• Yes, that stripped down version is the one which lacks the embedded font, nicer formatting options, and some other features. It does not always degrade gracefully, and another way to look at this discussion is as pondering whether we should care.

      BTW, I don’t make KF8 ebooks with KindleGen. I use calibre because it lets me generate just a single ebook, not the huge multi-ebook file you mention. Also, there is a tool which will let you split that huge multi-ebook file into separate KF8 and Mobi ebook files.

  3. Nate, yes, you are right, however the question is whether to support old Kindles or not. My answer is that it is not really an issue: careful formatting can sell an ebook for all ranges. True, with the old mobi, you’ll lose drop caps, or fixed layouts, even other nice formatting – but it does not mean it would not work, i.e. older devices are supported, too.

    Splitting the file, if you are about to sell your ebook through Amazon, will not work – they accept one file, so you’ll then need to decide which one you wish to upload and sell. If you do not split the file, it is the user’s device that decides the issue 😉

    • And you are still missing the point. This is not a technical question about ebooks; I’m debating a design philosophy.

      If I make an ebook which uses the full abilities of KF8 it will look like crap on older kindles. Should I accept the fact it will look like crap or should I instead skip the nicer features and make a less sophisticated ebook?

      Edit: But as Paul makes clear down the page, it is possible to support multiple styles inside the one ebook uploaded to Amazon.

    • Calibre is great for personal consumption, but KindleGen is necessary as a publishing tool. I’m not sure of anyone who uses KindleGen for personal use…they’d have to be pretty damn techy (it only works at the command line). Although, Calibre is not a good option for creating the .mobi file that gets uploaded to KDP due to the strange formatting and metadata it introduces. Luckily, Amazon doesn’t slap authors/publishers with that delivery fee on the massive .mobi file that contains BOTH the KF8/MOBI formats . They calculate it based on one or the other.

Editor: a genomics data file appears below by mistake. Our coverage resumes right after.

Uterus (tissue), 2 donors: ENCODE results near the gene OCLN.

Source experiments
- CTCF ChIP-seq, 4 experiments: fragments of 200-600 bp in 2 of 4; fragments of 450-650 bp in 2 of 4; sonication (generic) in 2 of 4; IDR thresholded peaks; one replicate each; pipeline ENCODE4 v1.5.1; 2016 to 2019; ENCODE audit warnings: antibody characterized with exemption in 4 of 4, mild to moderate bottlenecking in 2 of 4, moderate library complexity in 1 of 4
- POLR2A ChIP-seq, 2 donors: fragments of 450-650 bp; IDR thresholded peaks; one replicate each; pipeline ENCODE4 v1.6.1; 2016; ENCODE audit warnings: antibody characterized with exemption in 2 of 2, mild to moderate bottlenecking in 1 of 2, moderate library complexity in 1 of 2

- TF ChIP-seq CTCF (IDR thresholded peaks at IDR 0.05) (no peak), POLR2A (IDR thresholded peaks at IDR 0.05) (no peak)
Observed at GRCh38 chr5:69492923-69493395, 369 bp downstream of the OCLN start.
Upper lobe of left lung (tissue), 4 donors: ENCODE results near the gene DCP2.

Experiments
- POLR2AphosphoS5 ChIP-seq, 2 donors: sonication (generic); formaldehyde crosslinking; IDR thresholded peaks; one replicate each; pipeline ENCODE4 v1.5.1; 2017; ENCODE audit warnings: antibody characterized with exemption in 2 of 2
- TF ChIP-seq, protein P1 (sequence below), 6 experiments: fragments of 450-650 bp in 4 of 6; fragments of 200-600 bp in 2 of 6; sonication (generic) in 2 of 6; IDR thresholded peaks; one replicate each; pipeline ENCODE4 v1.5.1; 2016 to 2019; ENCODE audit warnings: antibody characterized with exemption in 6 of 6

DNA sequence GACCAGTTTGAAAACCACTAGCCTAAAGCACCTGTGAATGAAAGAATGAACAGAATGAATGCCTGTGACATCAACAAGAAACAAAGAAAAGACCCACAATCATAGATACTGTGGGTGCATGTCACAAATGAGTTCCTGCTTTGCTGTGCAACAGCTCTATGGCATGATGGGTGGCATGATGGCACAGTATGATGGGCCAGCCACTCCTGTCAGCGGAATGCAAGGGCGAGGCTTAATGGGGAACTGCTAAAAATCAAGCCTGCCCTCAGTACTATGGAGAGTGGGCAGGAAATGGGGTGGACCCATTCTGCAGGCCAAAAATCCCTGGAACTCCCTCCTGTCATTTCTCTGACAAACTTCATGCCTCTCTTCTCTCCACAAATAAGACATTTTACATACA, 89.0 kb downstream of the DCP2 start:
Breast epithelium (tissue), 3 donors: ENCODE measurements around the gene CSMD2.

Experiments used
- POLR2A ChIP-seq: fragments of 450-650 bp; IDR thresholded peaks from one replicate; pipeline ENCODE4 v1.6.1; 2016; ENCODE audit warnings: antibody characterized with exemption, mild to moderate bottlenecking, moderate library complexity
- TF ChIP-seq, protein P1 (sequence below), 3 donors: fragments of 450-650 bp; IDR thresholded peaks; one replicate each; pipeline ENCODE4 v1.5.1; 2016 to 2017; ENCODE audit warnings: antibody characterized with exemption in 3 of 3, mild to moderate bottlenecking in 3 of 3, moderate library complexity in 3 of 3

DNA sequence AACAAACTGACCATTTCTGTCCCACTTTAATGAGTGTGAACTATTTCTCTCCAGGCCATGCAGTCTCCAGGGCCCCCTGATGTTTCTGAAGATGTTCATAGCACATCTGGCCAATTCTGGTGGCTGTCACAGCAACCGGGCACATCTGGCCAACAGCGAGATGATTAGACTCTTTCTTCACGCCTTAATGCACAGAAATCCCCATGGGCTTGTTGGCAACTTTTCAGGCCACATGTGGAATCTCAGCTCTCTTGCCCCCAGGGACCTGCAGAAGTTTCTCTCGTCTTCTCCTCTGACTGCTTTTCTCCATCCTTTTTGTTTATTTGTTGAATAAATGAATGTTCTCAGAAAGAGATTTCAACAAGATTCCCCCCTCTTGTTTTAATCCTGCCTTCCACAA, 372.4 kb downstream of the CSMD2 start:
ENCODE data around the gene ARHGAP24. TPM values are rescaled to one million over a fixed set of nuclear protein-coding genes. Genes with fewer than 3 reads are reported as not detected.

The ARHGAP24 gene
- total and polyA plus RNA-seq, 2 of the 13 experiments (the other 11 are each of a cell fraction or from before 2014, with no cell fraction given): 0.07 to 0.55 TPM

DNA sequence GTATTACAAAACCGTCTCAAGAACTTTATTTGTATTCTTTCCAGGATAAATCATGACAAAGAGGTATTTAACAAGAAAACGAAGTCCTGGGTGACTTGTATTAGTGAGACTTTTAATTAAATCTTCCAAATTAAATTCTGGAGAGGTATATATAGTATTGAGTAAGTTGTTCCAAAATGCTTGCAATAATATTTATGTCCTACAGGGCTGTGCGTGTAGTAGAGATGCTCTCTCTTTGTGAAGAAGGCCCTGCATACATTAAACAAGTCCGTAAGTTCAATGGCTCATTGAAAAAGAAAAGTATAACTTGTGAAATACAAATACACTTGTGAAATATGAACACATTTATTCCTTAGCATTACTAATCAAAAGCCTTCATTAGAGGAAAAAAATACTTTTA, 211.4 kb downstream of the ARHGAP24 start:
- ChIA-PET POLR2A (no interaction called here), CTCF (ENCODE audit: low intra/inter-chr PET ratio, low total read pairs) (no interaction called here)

4. Nate,

    The way the .mobi file gets made (the one you upload to KDP) includes both the KF8 eBook and the older MOBI eBook. You can only have common HTML for the eBook, but you can change the styles (in the CSS) for the different formats. Therefore, you can have something like a floated dropcap that will render on KF8-supported eReaders, but would render differently on the older MOBI formats (like a big bold letter that is not floated as an example). Floating is one of those things not supported on MOBI. You can also do stuff like a make a gradient background for a block of text on KF8, but on the MOBI it would be indented, or perhaps no styling at all. Embedded fonts are totally safe for use and won’t cause any readability issues on the MOBI, assuming you know what you’re doing in the stylesheet.

    We try to support both KF8 and older MOBI formats at our company, since many readers still use devices that have only MOBI support. If The reason this isn’t common knowledge is a lot of publishers are still using one-click eBook creation solutions and technical documentation on making eBooks is terrible. I don’t know of any software solution that will automatically do the stylesheet correctly. You sort of need to build the EPUB from scratch (HTML, CSS, and XML) and then convert it with KindleGen. It’s a rough learning curve and most smaller publishers and independent authors don’t have the time or inclination to learn this stuff. I guess that’s why we’re in business.

    While the Kindle devices are pretty much going away from MOBI, the Kindle for iOS still doesn’t support KF8. I might be one of those schmucks who likes to read books bought from Amazon on their iPad, but I know I’m not alone. A good eBook sold on Amazon should support all formats until the MOBI dies like support for Internet Explorer 6 did, which might be a few years off still.

    • I’m pretty sure the Kindle iPad app does support KF8. If Amazon only updated some features then that would be weird.

      Thanks for the detail about the CSS. That was an option I had not considered. I didn’t know you could effectively build 2 distinct versions of the ebook inside the one output file. It’s far less work than the work involved in building 2 ebooks from scratch.